Treatment in multiple health care systems

In many regions, there are multiple health care systems that individuals may access. In many cases, the quality of care differs between them. For example, in China and India, public health systems have been found to offer more effective treatment with higher cure rates than private health systems.

This section walks through example scenarios in which patients are categorized into three groups: those who receive no care, those who receive care in the private health care system, and those who receive care in the public health care system. For purposes of illustration, these differences are exaggerated in the scenarios: all in public care get cured, while all in private care return to latent disease but relapse to active disease. Each of the subsequent scenarios builds upon the initial categorization by adding interventions to improve individuals’ access to care or the quality of care within a health system.

To run these simulations yourself, see the TB/Health_Systems scenario in the downloadable EMOD scenarios zip file. Review the README files there for more information.

Set up treatment regimens

Individuals are equally divided into three health care systems. All individuals are infected at the beginning of the simulation and progress quickly to active disease. One hundred days after TB activation, individuals who have private and public health care receive treatment, with the quality of care dependent on the health care system. The length of treatment is 50 days in either case. Treatment in the public sector is 100% curative while treatment in the private sector causes 100% of the patients to go into a latent state, after which they will relapse back into active disease.


Figure 1: The quality of care in each system

To divide individuals into three health care groups, use individual properties in the demographics file. In this scenario, the property type QualityofCare is used to define the values None, Private, and Public. This creates the groups but does not define the quality of care received in each group. For more information, see Individual and node properties parameters.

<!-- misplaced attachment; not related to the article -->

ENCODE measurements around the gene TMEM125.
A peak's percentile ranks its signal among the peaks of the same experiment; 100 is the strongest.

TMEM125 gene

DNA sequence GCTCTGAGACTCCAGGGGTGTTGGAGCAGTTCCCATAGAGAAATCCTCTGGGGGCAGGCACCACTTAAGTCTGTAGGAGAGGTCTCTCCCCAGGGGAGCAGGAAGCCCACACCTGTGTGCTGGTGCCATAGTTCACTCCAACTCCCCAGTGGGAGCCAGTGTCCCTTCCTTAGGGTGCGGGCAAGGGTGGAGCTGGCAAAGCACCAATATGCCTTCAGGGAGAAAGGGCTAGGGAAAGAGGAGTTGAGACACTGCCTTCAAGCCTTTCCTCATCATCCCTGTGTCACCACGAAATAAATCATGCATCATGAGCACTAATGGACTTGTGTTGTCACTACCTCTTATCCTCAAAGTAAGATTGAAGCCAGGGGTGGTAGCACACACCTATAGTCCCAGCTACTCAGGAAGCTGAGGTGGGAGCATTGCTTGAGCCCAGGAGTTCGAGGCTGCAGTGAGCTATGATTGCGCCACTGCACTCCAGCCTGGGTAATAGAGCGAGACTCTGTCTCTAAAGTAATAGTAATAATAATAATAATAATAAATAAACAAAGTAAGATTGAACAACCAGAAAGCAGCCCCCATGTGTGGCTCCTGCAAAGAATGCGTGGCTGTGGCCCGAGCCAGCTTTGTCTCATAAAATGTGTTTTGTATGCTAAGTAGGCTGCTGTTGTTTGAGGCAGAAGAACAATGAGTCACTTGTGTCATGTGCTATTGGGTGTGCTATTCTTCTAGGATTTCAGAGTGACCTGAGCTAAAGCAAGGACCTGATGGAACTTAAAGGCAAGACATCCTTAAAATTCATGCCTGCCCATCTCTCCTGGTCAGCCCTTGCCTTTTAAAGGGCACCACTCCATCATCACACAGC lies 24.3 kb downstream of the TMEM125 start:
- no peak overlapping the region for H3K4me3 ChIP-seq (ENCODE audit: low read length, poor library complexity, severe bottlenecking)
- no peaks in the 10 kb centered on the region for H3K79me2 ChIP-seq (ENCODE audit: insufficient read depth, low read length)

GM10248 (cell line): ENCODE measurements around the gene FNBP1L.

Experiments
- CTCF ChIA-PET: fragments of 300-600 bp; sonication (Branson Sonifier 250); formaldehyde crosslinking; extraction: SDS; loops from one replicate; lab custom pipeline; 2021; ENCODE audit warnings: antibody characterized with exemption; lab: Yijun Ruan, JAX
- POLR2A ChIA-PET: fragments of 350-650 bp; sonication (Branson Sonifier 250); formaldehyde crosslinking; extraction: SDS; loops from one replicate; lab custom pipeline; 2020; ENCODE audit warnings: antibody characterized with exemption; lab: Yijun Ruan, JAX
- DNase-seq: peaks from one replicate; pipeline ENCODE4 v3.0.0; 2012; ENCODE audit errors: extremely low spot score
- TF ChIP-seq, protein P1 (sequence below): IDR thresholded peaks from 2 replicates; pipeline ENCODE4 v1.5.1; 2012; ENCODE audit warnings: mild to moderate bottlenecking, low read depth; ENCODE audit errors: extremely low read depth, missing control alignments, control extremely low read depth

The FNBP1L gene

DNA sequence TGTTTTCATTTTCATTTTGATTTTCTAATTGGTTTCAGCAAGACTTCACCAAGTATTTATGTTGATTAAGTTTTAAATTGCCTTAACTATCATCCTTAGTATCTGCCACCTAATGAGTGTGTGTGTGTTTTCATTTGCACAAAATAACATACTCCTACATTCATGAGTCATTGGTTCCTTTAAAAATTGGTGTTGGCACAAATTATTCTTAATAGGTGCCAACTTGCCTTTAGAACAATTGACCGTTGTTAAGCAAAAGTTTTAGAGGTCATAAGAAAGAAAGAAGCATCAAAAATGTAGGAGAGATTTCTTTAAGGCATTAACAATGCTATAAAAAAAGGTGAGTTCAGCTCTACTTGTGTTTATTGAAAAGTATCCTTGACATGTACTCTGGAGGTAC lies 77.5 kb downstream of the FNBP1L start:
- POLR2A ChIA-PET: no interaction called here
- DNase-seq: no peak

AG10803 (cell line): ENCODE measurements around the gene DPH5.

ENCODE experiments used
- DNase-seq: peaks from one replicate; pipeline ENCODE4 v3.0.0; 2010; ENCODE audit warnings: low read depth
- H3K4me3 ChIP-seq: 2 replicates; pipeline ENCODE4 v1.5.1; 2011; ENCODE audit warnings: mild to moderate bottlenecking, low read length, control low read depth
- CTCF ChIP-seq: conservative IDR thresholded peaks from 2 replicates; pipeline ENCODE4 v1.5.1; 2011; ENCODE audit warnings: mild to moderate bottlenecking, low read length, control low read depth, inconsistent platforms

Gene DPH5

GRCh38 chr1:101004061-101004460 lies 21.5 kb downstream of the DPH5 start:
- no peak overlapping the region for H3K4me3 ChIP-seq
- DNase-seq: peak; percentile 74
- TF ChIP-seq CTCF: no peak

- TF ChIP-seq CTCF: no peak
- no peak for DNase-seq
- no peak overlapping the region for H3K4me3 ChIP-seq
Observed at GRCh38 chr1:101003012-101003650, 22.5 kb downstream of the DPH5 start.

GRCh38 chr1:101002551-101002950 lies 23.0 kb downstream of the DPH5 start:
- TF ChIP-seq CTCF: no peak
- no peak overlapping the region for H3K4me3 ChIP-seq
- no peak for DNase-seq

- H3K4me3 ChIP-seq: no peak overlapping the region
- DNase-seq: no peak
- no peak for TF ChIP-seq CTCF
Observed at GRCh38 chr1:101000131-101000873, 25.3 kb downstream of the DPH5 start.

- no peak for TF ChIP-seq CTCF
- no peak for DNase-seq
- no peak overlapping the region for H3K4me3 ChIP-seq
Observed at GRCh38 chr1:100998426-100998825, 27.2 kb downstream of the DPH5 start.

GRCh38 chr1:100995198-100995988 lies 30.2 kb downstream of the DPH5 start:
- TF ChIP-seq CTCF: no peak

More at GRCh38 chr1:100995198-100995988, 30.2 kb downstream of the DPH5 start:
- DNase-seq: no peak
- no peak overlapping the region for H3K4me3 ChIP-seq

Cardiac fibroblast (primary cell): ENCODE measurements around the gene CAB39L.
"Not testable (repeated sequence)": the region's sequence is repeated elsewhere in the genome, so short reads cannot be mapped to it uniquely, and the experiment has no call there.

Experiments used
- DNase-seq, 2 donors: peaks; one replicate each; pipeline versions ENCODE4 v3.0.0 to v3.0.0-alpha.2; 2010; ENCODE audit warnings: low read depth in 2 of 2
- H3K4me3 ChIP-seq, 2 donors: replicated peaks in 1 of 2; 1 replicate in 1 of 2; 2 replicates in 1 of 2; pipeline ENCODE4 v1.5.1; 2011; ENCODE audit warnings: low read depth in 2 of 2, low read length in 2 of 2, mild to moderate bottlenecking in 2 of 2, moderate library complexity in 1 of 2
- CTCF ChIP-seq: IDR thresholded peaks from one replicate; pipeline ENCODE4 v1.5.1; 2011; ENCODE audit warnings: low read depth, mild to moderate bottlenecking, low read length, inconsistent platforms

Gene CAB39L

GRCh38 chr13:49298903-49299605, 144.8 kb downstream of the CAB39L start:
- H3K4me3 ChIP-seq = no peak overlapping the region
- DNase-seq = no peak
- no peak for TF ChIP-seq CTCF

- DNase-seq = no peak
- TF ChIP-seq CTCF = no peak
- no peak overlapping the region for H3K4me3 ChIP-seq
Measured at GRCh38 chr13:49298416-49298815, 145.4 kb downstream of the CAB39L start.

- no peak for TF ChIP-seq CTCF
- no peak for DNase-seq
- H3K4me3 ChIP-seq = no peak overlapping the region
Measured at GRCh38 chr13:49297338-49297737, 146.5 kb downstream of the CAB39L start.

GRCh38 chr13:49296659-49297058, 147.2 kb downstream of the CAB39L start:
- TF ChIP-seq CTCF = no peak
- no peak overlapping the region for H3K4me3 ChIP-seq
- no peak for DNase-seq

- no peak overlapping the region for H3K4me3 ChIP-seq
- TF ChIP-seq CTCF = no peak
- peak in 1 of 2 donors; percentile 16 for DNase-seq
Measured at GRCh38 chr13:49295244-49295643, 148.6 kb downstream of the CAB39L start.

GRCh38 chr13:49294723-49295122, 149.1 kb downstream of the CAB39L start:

To define the efficacy of the two different treatment regimens, the configuration parameter TBHIV_Drug_Params lists the different drugs with their respective cure rate, inactivation rate, relapse rate, and more. These rates are used to determine the weighted probability each of these events might occur during each time step. Only a single event can occur for the duration of a single treatment, and the probabilities are held fixed during the entire treatment. Thus, it is the combination of these rates and the total duration of treatment that determines the overall outcome rates of a treatment episode. If no event occurs during the treatment, then the individual is categorized as having failed treatment. TBHIV_Drug_Types lists the drugs that will be used for this simulation. For more information, see Drugs and treatments parameters.

Then, to actually distribute the treatment, you will create the campaign file. The campaign file uses a hierarchically nested structure to deliver interventions that are targeted to particular individuals, triggered by events (such as TB activation), or delayed to simulate how individuals seek out care. For more information on the file structure, see Campaign file.

In this scenario, three different interventions are nested within the same campaign event. First, NodeLevelHealthTriggeredIV triggers an intervention when an individual’s TB infection activates, then DelayedIntervention adds a 100 day delay before an individual seeks health care, and finally AntiTBDrug delivers different drugs based on the individual properties defined in the demographics file.